What happens if the players in a prisoner’s dilemma or stag hunt game don’t always have control over their choices?

Instead of deciding to cooperate or defect the players have to draw from a deck. There are an equal number of cooperate and defect cards and each player picks two. They must each play one card. 50% of the time (they have both cards) they can make their own decision about what to do. But the other times it is not their choice since they have two of the same cards.

Does this do anything to the optimal strategy? Does it just take longer to come to equilibrium as you try to guess if they really meant to defect or they were forced to?


1 Answer 1


The strategy does not change. The key point is from either player's perspective it doesn't matter if the other player intended to defect or was forced to, it is always better to defect regardless of the choice of the other player or how they made the desision.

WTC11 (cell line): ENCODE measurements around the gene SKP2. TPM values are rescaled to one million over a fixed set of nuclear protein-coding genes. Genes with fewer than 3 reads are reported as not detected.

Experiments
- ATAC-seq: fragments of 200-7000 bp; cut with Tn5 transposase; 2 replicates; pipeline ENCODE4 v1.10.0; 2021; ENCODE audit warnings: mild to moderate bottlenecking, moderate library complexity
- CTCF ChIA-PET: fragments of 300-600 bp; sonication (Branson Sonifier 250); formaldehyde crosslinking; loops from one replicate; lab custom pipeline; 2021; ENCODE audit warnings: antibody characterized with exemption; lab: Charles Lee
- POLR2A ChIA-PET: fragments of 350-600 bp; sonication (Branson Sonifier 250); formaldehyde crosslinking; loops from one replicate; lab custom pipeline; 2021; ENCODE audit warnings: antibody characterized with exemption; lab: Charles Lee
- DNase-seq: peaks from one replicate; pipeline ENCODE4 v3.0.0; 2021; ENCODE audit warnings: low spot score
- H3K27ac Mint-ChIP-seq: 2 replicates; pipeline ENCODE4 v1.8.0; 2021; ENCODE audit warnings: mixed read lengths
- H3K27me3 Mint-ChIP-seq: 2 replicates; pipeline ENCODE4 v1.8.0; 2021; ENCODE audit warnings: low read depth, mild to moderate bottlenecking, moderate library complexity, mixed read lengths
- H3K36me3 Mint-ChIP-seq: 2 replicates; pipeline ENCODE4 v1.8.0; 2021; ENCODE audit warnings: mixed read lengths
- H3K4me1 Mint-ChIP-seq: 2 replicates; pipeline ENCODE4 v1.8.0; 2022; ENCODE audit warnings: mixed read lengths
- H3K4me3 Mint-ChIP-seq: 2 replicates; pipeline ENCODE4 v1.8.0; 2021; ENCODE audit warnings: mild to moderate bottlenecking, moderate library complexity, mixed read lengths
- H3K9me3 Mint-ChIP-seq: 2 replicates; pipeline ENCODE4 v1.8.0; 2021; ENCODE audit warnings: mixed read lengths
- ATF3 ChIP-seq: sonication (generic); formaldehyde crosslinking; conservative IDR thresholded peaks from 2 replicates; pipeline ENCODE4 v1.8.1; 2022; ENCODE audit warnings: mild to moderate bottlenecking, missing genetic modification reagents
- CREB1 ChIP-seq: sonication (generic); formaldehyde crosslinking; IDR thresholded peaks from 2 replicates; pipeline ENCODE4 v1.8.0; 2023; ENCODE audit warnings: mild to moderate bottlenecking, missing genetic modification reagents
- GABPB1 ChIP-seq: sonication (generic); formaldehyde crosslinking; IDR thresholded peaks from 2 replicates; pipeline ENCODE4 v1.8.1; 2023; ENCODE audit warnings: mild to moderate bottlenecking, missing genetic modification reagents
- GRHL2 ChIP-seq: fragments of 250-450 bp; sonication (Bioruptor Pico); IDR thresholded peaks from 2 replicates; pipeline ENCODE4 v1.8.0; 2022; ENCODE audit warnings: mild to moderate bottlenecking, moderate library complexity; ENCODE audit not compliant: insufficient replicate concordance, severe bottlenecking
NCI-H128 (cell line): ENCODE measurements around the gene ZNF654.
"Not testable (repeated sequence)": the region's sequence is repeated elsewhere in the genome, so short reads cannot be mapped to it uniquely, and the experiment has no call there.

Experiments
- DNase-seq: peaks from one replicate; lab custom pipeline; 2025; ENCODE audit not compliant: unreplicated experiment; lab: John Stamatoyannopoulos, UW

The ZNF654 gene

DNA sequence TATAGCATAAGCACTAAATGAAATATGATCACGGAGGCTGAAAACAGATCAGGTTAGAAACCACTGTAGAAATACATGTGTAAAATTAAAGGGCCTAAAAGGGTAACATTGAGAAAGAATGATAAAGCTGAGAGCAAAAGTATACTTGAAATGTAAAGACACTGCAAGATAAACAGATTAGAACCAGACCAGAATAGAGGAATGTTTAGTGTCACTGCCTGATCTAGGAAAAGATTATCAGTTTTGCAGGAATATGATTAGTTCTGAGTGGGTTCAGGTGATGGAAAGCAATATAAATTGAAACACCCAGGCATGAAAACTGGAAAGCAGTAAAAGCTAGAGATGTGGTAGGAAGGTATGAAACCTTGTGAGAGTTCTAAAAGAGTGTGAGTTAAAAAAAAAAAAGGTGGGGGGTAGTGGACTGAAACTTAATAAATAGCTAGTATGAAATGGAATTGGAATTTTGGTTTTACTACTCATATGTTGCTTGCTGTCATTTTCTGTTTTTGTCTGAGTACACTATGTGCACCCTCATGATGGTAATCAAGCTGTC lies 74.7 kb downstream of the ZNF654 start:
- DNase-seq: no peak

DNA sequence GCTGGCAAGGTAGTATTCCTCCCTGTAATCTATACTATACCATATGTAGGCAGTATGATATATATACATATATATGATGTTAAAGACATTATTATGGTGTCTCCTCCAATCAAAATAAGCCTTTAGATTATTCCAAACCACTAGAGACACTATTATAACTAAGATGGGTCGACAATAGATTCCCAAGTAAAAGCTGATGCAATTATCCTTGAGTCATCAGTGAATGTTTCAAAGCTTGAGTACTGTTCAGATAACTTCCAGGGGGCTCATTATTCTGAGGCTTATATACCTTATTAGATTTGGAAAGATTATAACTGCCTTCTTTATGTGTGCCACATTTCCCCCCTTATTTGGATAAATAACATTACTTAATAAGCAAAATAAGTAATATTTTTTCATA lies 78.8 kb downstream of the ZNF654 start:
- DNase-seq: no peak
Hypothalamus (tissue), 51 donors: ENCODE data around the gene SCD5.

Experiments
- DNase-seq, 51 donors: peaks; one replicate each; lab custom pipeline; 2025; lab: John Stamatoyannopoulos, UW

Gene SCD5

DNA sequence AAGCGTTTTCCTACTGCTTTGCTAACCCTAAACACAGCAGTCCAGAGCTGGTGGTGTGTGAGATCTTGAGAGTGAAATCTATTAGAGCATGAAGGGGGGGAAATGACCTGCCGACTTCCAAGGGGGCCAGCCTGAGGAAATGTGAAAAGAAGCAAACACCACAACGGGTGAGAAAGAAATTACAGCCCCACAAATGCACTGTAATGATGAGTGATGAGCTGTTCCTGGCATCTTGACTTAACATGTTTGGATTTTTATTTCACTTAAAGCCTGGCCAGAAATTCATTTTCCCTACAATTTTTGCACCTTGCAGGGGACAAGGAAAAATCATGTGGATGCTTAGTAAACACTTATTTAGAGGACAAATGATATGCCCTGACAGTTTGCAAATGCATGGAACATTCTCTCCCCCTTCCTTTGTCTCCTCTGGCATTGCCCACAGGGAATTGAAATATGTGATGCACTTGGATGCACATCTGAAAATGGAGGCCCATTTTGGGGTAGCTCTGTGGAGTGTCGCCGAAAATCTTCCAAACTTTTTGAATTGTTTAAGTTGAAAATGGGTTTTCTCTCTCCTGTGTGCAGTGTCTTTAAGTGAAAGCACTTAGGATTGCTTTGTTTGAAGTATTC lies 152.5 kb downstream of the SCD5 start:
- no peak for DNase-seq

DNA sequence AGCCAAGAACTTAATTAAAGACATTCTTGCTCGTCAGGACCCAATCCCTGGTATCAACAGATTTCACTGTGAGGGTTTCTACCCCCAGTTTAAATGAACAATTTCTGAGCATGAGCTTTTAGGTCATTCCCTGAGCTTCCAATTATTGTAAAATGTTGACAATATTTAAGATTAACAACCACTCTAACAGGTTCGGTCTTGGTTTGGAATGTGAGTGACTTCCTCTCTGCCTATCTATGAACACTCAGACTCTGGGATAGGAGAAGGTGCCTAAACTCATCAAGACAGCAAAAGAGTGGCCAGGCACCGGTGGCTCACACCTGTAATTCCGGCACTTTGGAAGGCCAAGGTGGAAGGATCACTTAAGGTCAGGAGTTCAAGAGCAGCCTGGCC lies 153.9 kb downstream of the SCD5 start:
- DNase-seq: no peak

• $\begingroup$ Even in an iterated PD where you might try a Tit for Tat strategy? $\endgroup$
    – bigbucky
    Commented Aug 4, 2020 at 17:47
  • $\begingroup$ If there is a fixed number of iterations known to both players then by induction it is best to always defect. This is because both players will defect on the last iteration, so because both players know they will defect on the last, they will also both defect on the second to last iteration because there is nothing to lose. This reasoning can be continued and they will both always defect. $\endgroup$
    – cha21
    Commented Aug 4, 2020 at 17:51

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